Jamie Mathieson

Kids don’t care about the moon landings

Kids don't care about the moon landings
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Last week a 15 year-old Morgan Stanley intern claimed that teenagers don't use Twitter and shook the business world. Well, here¹s another revelation for the media: young people don¹t care about the moon landings either.

 

This is partly caused by anniversary fatigue - don't TV commissioners have any new ideas? But mostly because, for my generation, breaking new scientific or technological ground is par for the course. The wide-eyed amazement of older generations (think Uncle Bryn in Gavin and Stacey) at new sat-navs, iPods or cameras is something that entirely bypasses their children and grandchildren. Fascination with technological achievement has been lost as surely as prudery at promiscuity.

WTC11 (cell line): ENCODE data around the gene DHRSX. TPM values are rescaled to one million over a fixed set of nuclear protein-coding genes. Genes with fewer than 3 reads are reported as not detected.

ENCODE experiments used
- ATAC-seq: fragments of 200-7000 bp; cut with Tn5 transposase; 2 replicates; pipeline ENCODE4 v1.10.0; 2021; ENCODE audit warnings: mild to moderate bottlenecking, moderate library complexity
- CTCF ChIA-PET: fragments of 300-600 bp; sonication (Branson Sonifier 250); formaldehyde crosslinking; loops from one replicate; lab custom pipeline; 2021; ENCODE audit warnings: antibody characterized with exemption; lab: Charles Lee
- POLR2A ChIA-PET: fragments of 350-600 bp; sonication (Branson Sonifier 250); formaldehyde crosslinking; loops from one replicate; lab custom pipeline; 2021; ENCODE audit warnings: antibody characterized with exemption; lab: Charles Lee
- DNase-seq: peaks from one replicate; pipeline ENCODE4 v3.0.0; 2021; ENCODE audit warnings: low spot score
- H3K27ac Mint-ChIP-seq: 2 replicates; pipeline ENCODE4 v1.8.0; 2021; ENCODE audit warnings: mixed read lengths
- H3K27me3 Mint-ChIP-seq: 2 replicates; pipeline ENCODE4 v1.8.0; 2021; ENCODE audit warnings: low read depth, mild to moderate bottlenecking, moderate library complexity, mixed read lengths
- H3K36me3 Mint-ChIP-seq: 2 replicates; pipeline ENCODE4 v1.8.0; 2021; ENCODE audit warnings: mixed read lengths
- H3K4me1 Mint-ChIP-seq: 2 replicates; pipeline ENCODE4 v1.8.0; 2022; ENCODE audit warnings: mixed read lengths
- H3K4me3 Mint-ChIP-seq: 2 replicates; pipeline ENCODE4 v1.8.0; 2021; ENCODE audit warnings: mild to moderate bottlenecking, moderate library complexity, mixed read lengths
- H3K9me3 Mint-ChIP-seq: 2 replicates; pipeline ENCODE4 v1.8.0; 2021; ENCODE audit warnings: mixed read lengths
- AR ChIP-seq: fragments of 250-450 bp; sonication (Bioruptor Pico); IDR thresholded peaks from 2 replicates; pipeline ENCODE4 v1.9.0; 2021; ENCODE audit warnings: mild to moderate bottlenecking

My friends and I admire new designs for their aesthetics but do not stop to gasp at the very fact that something exists. New technology ­ touch-screens, video phones, wireless interneT ­ is anticipated long before it arrives, Moore's law guaranteeing its arrival. Planned obsolescence is the central strategy of Microsoft, Apple, Sony, Nintendo and every technological innovator. Even new spaceships of rockets are no big deal.

 

So many people now climb Everest that you have to queue for the summit. The four-minute mile is a reachable target for even mediocre athletes. And Richard Branson is taking bookings for his first generation of space tourists. So why make a fuss about the moon landings? We'll be on Mars soon.